The first-quarter report from the Motorcycle Industry Council (MIC) shows strong early motorcycle sales while ATV sales have slightly dipped.
Overall, 2006 is starting off much better than its predecessor, with year-to-date sales of reporting MIC companies up 3.5 percent compared to 2005. Of course, 2005 turned out to be the 13th straight year of growth for two-wheeler sales.
Even though Mark Blackwell, vice president of Victory Motorcycles and international operations for Polaris Industries, doesn’t put a lot of emphasis on first-quarter numbers, he does see reason for optimism.
“Even if it was flat or even down a little on top of an all-time record year last year, I think that would bode really well for the full year,” Blackwell said.
Among the biggest first-quarter highlights were:
One explanation for the quick start to 2006 could be the fact that the industry is feeling the effects of years of growth, said Ducati North American CEO Michael Lock.
“Success breeds success. You keep bringing people into the industry, year in and year out,” said Lock, and pretty soon “you start getting a head of steam just because you have more people, not because you’re doing anything different. I think that’s an unglamorous explanation, but I think to a degree it’s true.”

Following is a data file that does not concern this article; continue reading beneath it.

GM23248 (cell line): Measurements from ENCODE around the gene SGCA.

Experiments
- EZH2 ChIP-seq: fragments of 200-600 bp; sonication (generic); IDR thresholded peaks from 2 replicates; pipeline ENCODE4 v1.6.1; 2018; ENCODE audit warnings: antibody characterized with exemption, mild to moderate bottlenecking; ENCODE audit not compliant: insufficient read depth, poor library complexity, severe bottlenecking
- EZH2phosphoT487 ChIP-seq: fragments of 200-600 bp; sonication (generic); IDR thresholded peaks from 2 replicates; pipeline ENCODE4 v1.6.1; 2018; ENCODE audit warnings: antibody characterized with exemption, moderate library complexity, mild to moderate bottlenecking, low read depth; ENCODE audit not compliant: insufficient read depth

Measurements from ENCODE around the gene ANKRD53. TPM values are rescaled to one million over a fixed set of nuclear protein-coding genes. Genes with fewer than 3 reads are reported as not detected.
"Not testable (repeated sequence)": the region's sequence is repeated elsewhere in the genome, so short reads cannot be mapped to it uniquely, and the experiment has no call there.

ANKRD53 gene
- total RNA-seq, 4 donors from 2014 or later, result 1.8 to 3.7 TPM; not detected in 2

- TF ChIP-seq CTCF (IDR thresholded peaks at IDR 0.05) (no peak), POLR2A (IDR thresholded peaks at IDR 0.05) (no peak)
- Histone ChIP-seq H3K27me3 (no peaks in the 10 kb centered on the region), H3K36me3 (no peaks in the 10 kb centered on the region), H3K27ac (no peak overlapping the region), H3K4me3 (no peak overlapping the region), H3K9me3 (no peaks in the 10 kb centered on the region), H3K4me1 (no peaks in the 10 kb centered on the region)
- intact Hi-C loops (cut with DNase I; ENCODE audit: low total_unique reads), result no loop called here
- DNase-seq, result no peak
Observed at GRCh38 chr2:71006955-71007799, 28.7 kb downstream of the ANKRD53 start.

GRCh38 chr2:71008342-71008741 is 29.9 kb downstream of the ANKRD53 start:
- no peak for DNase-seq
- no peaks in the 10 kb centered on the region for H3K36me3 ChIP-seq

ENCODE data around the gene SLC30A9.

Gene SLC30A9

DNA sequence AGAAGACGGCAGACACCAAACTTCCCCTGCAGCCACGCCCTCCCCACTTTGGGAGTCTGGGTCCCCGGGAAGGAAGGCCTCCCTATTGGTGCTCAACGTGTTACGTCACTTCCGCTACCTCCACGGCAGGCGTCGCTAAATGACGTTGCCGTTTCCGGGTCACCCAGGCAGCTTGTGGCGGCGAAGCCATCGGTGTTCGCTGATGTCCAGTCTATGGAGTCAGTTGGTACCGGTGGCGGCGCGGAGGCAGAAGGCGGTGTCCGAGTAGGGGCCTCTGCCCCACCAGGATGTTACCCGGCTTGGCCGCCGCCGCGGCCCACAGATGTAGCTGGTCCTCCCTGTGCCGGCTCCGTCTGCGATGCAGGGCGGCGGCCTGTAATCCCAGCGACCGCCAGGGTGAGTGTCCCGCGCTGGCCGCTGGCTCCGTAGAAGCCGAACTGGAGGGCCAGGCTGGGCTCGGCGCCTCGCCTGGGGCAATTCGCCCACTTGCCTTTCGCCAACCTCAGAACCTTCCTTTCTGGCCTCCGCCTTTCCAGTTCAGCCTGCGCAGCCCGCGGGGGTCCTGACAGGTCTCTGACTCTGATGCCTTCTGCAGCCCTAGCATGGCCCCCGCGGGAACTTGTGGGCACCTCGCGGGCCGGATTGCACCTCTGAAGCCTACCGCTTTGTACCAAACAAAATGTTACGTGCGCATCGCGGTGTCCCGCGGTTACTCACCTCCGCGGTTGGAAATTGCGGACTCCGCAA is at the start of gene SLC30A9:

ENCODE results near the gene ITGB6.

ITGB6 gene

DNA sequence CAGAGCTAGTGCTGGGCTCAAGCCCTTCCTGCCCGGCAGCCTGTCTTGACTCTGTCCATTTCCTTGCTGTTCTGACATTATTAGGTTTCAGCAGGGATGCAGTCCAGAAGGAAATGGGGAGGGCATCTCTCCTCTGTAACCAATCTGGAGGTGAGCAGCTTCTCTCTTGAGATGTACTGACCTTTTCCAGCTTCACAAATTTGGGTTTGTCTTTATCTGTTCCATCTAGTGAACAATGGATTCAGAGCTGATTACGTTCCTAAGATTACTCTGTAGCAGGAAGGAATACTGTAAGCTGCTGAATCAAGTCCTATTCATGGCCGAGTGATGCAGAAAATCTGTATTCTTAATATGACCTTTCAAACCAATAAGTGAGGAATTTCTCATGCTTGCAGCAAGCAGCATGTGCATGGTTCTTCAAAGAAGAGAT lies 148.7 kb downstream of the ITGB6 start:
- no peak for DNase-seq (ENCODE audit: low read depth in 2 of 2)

Sales numbers for ATVs and scooters were somewhat mixed.
Scooters got off to a hot start, with January sales up 28 percent compared to 2005. But scooters slumped in February (minus 0.9 percent compared to ‘05) and March (minus 6 percent). Still, with 7,130 sold through March, scooters remain 2 percent above 2005 sales numbers.
ATVs started slow with January (minus 2 percent) and February (down 4.6 percent) tracking below 2005 monthly totals. But sales rebounded in March (plus 3 percent), helping first-quarter total sales of 159,684 draw close to 2005 numbers (160,761).
Besides the MIC first-quarter numbers, Victory’s Blackwell said he’s seen other positive signs, including record attendance at motorcycle shows and steady traffic at dealerships.
One potential stumbling point for the industry, Blackwell said, could be if gas prices and interest rates continue to climb. “By the end of this year, it could start to have a real material effect on overall consumer spending,” he said.